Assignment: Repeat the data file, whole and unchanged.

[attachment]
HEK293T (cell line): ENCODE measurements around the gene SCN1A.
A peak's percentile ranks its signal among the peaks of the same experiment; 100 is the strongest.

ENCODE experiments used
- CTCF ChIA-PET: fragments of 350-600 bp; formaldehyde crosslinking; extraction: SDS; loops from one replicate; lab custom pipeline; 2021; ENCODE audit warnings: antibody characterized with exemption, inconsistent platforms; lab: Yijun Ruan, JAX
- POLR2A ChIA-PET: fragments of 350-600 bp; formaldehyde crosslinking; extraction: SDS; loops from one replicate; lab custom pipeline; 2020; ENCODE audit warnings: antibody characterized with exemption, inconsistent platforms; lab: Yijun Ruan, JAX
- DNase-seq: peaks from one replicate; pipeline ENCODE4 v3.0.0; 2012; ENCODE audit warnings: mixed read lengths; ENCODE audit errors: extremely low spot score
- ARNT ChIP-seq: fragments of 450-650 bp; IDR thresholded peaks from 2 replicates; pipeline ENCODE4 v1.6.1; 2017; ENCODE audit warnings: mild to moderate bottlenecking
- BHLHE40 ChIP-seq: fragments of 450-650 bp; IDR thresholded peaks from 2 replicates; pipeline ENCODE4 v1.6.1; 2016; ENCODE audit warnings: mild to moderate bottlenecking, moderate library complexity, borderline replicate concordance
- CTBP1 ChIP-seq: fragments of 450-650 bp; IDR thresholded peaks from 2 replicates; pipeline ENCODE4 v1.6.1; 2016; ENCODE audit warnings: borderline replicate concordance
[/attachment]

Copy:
HEK293T (cell line): ENCODE measurements around the gene SCN1A.
A peak's percentile ranks its signal among the peaks of the same experiment; 100 is the strongest.

ENCODE experiments used
- CTCF ChIA-PET: fragments of 350-600 bp; formaldehyde crosslinking; extraction: SDS; loops from one replicate; lab custom pipeline; 2021; ENCODE audit warnings: antibody characterized with exemption, inconsistent platforms; lab: Yijun Ruan, JAX
- POLR2A ChIA-PET: fragments of 350-600 bp; formaldehyde crosslinking; extraction: SDS; loops from one replicate; lab custom pipeline; 2020; ENCODE audit warnings: antibody characterized with exemption, inconsistent platforms; lab: Yijun Ruan, JAX
- DNase-seq: peaks from one replicate; pipeline ENCODE4 v3.0.0; 2012; ENCODE audit warnings: mixed read lengths; ENCODE audit errors: extremely low spot score
- ARNT ChIP-seq: fragments of 450-650 bp; IDR thresholded peaks from 2 replicates; pipeline ENCODE4 v1.6.1; 2017; ENCODE audit warnings: mild to moderate bottlenecking
- BHLHE40 ChIP-seq: fragments of 450-650 bp; IDR thresholded peaks from 2 replicates; pipeline ENCODE4 v1.6.1; 2016; ENCODE audit warnings: mild to moderate bottlenecking, moderate library complexity, borderline replicate concordance
- CTBP1 ChIP-seq: fragments of 450-650 bp; IDR thresholded peaks from 2 replicates; pipeline ENCODE4 v1.6.1; 2016; ENCODE audit warnings: borderline replicate concordance